Investing.com - Oil prices struggled near the lowest level since the end of November on Monday, as rising U.S. shale production continued to feed concerns about a global supply glut.
The U.S. West Texas Intermediate crude May contract shed 65 cents, or around 1.3%, to $48.66 a barrel by 6:10AM ET (10:10GMT). The U.S. benchmark hit its weakest since November 30 at $47.09 on Tuesday last week.
Elsewhere, Brent oil for May delivery on the ICE Futures Exchange in London dipped 61 cents to $51.15 a barrel. The global benchmark fell to $50.25 last week, its cheapest since November 30.
Both benchmarks were on track for their ninth loss in the past 11 sessions.
Data from oilfield services provider Baker Hughes on Friday revealed that the number of active U.S. rigs drilling for oil rose by 14 last week, the ninth weekly increase in a row.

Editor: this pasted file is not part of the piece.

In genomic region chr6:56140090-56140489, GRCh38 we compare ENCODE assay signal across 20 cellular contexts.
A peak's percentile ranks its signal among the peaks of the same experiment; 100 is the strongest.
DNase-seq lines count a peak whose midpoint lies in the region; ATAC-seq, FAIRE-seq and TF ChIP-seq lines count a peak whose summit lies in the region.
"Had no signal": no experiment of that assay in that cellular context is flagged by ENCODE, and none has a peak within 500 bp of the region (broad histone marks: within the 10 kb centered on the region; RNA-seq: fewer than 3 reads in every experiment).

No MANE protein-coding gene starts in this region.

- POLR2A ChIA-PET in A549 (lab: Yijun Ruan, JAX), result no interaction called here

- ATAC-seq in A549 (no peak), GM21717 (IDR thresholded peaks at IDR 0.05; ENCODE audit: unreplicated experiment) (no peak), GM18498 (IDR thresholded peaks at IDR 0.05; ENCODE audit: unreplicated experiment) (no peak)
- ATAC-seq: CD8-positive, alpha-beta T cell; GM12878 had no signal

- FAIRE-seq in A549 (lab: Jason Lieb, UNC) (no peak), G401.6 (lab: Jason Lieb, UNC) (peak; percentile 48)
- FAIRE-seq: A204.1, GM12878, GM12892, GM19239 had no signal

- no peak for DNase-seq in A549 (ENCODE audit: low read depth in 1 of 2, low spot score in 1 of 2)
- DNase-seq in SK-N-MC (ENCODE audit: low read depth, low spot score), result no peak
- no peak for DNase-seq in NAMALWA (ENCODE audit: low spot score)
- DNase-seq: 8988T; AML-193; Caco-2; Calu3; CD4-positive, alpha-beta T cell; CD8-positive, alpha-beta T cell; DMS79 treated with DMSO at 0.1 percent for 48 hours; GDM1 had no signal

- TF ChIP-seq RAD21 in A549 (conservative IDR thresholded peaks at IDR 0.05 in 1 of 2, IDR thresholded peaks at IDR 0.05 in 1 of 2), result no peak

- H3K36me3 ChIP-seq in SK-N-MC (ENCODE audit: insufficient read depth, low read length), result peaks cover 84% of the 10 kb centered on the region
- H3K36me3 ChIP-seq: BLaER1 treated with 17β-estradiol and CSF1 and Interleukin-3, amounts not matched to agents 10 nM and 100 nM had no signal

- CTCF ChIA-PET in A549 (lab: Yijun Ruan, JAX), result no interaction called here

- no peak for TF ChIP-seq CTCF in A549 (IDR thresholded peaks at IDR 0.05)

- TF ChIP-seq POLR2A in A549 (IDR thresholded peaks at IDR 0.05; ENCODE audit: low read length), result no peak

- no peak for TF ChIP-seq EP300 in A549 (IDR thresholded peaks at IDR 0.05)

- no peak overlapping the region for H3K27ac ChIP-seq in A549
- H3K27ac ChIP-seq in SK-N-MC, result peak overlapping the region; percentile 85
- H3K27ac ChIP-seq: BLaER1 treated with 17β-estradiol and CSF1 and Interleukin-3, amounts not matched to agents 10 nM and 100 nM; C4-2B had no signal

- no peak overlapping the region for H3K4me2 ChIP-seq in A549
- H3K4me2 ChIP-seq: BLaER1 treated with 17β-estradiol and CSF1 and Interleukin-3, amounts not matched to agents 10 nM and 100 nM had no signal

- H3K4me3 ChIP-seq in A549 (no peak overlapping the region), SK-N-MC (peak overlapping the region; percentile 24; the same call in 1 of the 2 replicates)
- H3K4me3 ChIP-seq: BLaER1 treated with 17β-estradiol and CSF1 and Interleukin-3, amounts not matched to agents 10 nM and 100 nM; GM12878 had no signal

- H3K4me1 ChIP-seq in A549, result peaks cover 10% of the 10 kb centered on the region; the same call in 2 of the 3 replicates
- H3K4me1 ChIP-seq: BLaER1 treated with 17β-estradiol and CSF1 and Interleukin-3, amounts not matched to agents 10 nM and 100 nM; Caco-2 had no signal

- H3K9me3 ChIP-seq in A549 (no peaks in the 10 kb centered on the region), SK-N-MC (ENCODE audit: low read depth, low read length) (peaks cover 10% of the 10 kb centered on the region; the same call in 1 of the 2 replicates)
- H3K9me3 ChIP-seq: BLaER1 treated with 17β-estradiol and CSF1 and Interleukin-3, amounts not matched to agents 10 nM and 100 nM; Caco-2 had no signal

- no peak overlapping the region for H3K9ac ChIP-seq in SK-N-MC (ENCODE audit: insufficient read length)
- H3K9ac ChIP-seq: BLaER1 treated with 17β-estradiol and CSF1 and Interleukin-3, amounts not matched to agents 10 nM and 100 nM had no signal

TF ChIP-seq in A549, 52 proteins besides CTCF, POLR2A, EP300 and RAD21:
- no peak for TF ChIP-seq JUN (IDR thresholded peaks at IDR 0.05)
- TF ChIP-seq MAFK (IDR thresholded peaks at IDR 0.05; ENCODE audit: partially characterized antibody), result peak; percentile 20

That brought the total count to 631, the most since September 2015, underlining concerns that the ongoing rebound in U.S. shale production could derail efforts by other major producers to rebalance global oil supply and demand.
OPEC and non-OPEC producers such as Russia agreed in November last year to reduce output by almost 1.8 million barrels per day to 32.5 million for the first six months of 2017, but so far the move has had little impact on inventory levels.
OPEC's latest monthly report showed global oil stocks in January rose to 278 million barrels above the five-year average.
Kuwait is scheduled to host a ministerial meeting on March 26 comprising both OPEC and non-OPEC members to review compliance with the output agreement and to discuss whether cuts would be extended beyond June.
A poll of market analysts showed on Friday that OPEC will have to extend its oil output curbs beyond June as a revival in crude production outside the group, specifically in the U.S., may scupper its efforts to erode an overhang of unused inventory.
Natural gas futures for April delivery declined 3.9 cents to $2.909 per million British thermal units.
Add a Comment